It's been a full week since my hysterectomy, and I'm slowly getting better. I'm off the Percoset, and have started taking (very) short walks here in the neighborhood in order to start regaining my strength. Mostly I'm just bored in an aimless sort of way, which I suppose is to be expected. Returning to work is out of the question, though - I can't sit at my desk for longer than about an hour before my innards start to complain about gravity (that spiteful bitch). So there's progress, and for that I'm grateful. Especially since I have a friend who's been in various hospitals and rehabilitation centers since May, bless his heart. This is nothing.

Sweet Emotion

I'm afraid the news concerning my emotional well-being and recovery is not nearly as positive. I've been trying to avoid the grief of my new reality by obsessing over the possibilities inherent in changing my own life. What if I change my career? My vocation? My schooling? My retirement plan? What if I start over in a BRAND NEW LIFE, dedicating myself to helping others and making a difference in the world?

The simple, hard fact of the matter is that there wasn't anything particularly wrong with my old life. I had a career I (mostly) enjoyed, great kids, amazing friends, and a life partner who can only be described as awesome. My financial situation allowed me to be generous when I wished, and I (mostly) felt like I made a positive difference in the world.

The problem is that I don't currently want my old life if it means I have to live in it with the truth of my lost daughter in my heart. What the hell is the point of having a successful career in technology if I couldn't even save my own child from herself?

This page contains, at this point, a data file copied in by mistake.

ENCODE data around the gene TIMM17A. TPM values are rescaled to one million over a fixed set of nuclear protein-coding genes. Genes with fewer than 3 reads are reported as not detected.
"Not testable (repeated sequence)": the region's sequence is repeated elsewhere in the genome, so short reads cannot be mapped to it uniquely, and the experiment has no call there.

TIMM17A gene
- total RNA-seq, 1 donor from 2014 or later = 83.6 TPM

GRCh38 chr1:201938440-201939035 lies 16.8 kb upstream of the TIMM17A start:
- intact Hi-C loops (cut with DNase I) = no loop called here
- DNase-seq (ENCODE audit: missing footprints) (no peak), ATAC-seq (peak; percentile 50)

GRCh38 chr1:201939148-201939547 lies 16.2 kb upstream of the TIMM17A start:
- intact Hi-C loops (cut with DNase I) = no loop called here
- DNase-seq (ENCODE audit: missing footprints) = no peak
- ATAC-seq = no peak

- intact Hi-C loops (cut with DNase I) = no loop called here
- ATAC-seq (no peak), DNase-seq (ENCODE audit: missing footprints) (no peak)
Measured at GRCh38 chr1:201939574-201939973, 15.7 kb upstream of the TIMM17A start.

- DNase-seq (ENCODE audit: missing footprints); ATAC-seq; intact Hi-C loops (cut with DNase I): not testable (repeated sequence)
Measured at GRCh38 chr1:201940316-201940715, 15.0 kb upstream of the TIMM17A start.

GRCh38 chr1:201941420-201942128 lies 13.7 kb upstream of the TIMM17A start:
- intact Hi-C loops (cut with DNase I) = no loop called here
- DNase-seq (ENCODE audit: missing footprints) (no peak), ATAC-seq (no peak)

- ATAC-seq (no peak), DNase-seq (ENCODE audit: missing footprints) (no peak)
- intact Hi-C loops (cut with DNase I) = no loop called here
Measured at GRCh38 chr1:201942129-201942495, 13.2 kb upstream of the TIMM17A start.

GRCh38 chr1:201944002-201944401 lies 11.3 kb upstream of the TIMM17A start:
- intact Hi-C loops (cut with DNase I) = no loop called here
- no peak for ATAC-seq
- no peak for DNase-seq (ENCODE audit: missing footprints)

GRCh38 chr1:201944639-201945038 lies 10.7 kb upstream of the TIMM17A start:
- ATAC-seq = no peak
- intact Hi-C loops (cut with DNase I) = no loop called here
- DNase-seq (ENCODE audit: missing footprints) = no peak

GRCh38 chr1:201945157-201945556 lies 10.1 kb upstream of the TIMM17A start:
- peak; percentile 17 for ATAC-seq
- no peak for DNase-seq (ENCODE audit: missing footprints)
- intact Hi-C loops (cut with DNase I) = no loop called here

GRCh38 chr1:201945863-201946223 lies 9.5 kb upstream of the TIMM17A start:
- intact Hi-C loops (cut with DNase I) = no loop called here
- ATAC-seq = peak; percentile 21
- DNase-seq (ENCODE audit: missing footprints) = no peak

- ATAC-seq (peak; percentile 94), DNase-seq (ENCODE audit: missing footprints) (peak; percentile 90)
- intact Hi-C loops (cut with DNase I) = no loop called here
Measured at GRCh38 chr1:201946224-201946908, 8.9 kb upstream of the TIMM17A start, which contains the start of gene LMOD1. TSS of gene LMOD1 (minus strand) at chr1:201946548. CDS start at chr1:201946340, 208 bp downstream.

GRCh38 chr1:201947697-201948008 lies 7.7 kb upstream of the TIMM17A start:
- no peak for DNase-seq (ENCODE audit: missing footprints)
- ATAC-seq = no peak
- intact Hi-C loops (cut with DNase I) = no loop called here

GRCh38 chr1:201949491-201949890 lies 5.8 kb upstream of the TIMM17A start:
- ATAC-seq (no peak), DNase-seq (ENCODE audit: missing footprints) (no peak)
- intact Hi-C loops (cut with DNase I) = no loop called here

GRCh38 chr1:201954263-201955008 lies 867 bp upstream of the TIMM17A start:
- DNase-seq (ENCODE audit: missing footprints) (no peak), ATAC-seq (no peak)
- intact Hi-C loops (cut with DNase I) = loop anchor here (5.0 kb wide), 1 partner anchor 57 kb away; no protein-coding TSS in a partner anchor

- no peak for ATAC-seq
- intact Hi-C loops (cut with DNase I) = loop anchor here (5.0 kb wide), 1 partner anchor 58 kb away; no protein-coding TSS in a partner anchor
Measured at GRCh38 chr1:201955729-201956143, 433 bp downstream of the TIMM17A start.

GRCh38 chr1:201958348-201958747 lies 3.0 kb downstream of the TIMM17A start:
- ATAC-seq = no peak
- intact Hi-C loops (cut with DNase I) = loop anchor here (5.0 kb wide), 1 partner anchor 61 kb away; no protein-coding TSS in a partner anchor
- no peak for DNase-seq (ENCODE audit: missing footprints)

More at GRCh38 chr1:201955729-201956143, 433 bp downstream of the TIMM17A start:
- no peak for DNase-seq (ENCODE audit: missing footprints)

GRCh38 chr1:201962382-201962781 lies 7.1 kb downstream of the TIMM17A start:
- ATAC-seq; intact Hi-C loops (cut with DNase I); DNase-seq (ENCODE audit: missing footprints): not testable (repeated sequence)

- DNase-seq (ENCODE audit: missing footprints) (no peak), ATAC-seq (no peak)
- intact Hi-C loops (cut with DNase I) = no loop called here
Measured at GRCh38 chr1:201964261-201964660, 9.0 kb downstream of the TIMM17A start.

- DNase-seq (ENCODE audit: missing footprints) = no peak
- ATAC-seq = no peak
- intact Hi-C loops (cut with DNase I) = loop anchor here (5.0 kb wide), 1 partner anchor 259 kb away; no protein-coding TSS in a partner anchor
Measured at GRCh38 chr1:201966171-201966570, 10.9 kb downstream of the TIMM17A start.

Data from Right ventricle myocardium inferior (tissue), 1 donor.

So I'm struggling with finding some meaning in my daily activities on an emotional level. Often it just doesn't seem like most things matter much, when I look at them through the lens of my dead child.*

Carefree Highway

So we're trying to sell my daughter's Mazda 6, and I've decided that selling a used car ranks right up there with buying a used car in the "crappy experiences" category. People don't arrive when they say they're going to, they assume I'm trying to cheat them, they keep trying to "trade" me for their gas-guzzling behemoths, etc., etc., ad naseum. Now I remember why I've given two of the last three young adult vehicles in this house to charity. But this one's not a hooptie, and I really think it would make some young person a good commuter car. So we'll struggle on, at least for a few more weeks.

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*I'm going to go a bit preemptive here, and state that I don't really want reassurance of my work or my worth in the comment section. I suspect that people trying to reassure me on this score will not result in a positive response. Thanks.

Hot Chicks and Smart Men Read WINNERS!

Tuesday, September 3, 2013
So the Summer Reading Contest is now over, and we've had our best year ever! Hot Chicks and Smart Men read 383 books!

That totally maxed out my budget, so the full amount of $250.00 has been donated to the Douglas County Library Foundation. Great job, everyone!

The winners (aside from the Parker Library) are The Mechanicky Gal, who read Star Island by Carl Hiaasen and David, who read Sharps, by K.J. Parker. I'll get those gift cards to you when the Percoset haze finally lifts and I remember.

Thanks to everyone who participated in the Summer Reading Program, and we'll see you next year!